Over the past several months, we have watched with growing concern as progressive civil society organizations in Israel have been targeted by a campaign of intimidation and incitement waged by extreme right-wing members of Knesset and their ultra-nationalist NGO allies. One aspect of this effort was a frightening public smear campaign aimed at Israel’s leading human rights activists, labeling them “plants” and painting them as collaborators of terrorists. Another was an attempt to place right-wing “moles” in human rights and anti-occupation organizations, and to infiltrate the offices of Israel’s leading human rights lawyers. And just in the last day we’ve seen this effort expand to try to label Israel’s leading artists and leading intellectuals as traitors due to their ties to NIF and other pro-democracy organizations.
No one is immune from these threats, not even Israel’s President Ruby Rivlin, who, although a man of the Likud, has had the temerity to speak out in defense of Israel’s most marginalized communities – like Arab-Israelis and human rights activists – and who spoke, right after a video greeting from President Barack Obama, at the NIF/Haaretz Conference in New York last month. Indeed, the atmosphere in Israel has become so toxic that many worry that, twenty years after the assassination of Yitzhak Rabin, the next political murder is right around the corner. In response to this intolerable atmosphere, NIF launched a campaign to remind Israelis what’s at stake, to push back, and to announce proudly that the groups the right is trying to marginalize – Arabs, leftists, Tel Avivians, LGBT folk, secular people, Mizrachim, the poor – that these groups ARE Israel.
But the most prominent element of the renewed “democracy recession” in Israel is the so-called “Transparency Bill,” better known as the NGO Bill; a proposal by Justice Minister Ayelet Shaked of the pro-settlement, right-wing Jewish Home Party. The NGO bill is an ugly, anti-democratic piece of legislation that provides no new transparency and is intended only to intimidate, humiliate, and frighten Israel’s human rights organizations. That’s why the Washington Post called it a “danger to Israeli democracy” and why NIF has been joined by other mainstream American Jewish voices like the ADL, AJC, URJ, and the Conservative movement, as well as the EU and United States in opposing it. In fact, US Ambassador Dan Shapiro and Minister Shaked engaged in a rare public debate over the issue, with the Ambassador debunking the Minister’s disingenuous and patently false argument that her bill in any way resembles US legislation.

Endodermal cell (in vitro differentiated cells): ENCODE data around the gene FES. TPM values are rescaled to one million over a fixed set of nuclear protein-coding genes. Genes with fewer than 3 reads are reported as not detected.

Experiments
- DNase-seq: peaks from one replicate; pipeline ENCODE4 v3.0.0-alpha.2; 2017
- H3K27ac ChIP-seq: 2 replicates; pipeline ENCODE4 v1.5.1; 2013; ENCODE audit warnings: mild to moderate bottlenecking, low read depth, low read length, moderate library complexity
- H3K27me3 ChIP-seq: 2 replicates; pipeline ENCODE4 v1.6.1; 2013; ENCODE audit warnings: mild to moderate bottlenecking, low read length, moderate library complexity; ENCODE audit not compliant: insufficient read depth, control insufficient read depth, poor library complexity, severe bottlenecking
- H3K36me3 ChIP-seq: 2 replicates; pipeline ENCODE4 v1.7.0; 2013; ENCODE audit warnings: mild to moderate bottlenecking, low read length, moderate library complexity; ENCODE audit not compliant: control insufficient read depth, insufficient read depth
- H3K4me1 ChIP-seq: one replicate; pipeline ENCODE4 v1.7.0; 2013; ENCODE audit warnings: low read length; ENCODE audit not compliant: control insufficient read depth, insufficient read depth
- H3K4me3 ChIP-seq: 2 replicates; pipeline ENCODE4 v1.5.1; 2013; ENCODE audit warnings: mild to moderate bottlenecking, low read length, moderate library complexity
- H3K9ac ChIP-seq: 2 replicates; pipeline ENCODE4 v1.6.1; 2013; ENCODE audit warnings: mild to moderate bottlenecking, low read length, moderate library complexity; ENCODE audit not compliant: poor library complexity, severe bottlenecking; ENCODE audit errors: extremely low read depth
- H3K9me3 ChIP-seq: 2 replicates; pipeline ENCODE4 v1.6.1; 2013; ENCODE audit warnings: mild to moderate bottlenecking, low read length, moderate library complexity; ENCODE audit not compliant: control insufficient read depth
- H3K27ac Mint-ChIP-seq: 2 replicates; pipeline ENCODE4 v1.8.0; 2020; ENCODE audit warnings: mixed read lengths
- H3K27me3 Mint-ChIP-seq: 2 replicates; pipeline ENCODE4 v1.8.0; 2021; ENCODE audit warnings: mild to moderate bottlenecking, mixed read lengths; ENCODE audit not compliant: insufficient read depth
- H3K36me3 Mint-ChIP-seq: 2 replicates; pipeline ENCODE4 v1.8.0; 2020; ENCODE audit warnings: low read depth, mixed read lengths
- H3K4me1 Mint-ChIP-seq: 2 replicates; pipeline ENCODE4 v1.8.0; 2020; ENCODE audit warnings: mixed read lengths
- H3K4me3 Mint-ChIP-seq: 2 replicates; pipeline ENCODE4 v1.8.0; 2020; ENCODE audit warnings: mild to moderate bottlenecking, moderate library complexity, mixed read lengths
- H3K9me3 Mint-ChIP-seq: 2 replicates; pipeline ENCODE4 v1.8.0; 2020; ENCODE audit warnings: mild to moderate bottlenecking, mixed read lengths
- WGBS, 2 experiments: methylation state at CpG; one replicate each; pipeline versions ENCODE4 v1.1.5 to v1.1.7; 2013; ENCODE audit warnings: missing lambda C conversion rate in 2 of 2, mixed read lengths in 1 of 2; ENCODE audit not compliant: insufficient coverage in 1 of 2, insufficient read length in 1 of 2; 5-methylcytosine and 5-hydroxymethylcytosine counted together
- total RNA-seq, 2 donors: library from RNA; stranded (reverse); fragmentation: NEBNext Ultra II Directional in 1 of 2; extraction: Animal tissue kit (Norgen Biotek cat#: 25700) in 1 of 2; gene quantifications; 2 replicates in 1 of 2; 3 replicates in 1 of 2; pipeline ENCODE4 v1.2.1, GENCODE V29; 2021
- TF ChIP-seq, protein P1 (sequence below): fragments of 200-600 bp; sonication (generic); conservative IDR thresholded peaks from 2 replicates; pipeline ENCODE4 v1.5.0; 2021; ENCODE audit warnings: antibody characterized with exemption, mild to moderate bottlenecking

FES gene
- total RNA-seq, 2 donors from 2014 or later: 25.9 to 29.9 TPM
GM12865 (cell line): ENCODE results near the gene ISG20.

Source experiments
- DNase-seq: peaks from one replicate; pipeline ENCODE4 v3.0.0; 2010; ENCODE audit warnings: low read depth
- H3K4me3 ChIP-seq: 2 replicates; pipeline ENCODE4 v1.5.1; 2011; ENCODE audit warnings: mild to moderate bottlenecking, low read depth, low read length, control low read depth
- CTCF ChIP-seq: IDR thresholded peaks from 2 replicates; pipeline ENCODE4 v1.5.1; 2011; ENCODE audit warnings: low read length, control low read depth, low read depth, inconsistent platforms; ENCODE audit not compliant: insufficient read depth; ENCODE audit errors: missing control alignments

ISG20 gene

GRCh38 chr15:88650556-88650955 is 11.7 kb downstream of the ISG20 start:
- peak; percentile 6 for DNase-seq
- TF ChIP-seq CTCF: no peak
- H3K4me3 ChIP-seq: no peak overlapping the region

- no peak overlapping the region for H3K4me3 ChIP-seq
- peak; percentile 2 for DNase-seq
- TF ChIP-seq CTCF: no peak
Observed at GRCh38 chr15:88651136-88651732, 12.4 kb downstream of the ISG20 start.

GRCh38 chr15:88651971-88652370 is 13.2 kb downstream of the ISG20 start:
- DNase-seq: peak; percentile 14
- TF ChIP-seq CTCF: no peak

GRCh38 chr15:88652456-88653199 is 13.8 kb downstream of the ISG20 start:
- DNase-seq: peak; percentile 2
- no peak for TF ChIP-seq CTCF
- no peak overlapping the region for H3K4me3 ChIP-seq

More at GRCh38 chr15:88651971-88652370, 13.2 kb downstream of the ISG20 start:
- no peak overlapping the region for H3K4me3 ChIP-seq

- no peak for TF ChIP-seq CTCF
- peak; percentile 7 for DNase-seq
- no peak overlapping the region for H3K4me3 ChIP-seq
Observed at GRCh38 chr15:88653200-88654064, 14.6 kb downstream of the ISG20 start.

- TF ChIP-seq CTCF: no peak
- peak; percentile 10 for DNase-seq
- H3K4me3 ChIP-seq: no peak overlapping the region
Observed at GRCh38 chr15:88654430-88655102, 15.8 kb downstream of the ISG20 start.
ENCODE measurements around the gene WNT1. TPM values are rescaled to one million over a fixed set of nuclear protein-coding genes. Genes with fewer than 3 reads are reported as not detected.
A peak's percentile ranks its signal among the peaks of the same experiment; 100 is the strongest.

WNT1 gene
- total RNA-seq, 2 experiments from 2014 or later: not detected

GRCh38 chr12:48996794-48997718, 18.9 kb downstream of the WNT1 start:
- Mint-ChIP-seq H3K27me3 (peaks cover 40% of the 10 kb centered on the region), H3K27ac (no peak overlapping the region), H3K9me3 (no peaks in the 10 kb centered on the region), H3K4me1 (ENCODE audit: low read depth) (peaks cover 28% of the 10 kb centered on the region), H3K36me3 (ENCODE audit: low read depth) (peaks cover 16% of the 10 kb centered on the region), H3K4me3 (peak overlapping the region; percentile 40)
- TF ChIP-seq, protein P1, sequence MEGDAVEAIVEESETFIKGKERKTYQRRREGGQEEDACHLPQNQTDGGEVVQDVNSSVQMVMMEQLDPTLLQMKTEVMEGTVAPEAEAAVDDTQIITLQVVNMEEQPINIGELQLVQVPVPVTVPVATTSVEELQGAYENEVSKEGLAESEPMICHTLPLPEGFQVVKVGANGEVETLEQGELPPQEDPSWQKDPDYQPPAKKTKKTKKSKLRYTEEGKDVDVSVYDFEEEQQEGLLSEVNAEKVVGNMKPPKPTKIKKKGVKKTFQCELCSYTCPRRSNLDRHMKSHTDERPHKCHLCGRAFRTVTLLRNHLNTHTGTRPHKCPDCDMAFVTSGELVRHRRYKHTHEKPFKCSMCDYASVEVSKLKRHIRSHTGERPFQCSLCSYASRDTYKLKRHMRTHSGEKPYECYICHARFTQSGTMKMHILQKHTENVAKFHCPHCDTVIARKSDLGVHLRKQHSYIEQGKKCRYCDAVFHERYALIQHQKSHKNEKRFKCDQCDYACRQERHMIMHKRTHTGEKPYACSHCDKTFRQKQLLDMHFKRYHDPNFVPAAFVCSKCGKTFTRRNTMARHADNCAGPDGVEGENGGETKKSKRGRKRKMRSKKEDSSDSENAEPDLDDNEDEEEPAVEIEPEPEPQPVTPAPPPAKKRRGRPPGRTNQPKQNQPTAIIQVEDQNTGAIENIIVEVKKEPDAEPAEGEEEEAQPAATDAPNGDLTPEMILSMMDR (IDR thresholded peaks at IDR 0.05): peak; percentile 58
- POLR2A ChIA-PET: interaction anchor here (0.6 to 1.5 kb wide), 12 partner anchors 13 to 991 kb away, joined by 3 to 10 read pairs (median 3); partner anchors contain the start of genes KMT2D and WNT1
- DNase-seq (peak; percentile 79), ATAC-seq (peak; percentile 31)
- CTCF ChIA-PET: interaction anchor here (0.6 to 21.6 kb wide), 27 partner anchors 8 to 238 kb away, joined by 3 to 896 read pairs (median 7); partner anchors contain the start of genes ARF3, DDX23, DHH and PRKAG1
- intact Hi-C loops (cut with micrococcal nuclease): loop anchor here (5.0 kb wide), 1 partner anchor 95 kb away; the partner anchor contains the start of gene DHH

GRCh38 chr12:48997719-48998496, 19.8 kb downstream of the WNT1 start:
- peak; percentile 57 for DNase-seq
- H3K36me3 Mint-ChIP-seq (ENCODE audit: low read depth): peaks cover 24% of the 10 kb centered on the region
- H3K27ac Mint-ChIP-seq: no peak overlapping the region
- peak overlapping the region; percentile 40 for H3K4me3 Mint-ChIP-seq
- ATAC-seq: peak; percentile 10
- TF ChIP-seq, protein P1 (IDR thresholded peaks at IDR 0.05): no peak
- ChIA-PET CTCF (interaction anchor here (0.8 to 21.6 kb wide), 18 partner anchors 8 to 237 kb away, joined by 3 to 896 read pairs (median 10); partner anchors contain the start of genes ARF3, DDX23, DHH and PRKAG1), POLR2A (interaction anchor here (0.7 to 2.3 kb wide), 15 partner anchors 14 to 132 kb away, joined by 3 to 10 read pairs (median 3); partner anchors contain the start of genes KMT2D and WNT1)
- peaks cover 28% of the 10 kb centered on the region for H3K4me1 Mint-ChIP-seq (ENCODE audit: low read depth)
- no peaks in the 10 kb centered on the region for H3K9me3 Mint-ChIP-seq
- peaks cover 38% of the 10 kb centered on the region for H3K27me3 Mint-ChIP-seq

But let’s be clear: as bad as the bill is, it is merely a symptom of a much deeper and graver problem. That is, the willingness of Israel’s current government to compromise Israel’s democratic character in the defense of the 49-year-old occupation and the settlement enterprise. The human rights organizations targeted by the NGO bill are the loudest voices in Israel warning that the occupation and military rule over millions of Palestinians is eroding Israeli democracy. The purpose of this bill is to demonize these groups and to distract from the actual problem that is causing not only the erosion of Israeli democracy, but also the erosion of Israel’s standing in the world: the occupation itself.
Ultimately, these attempts to stifle speech, shut down dissent, and roll back Israeli democracy will fail. But we don’t have the luxury of waiting for that to happen. We need to organize, speak up, and speak out, and to mobilize the American Jewish community to support those Israelis working to take back their country. Next week, I’ll tell you some of their stories.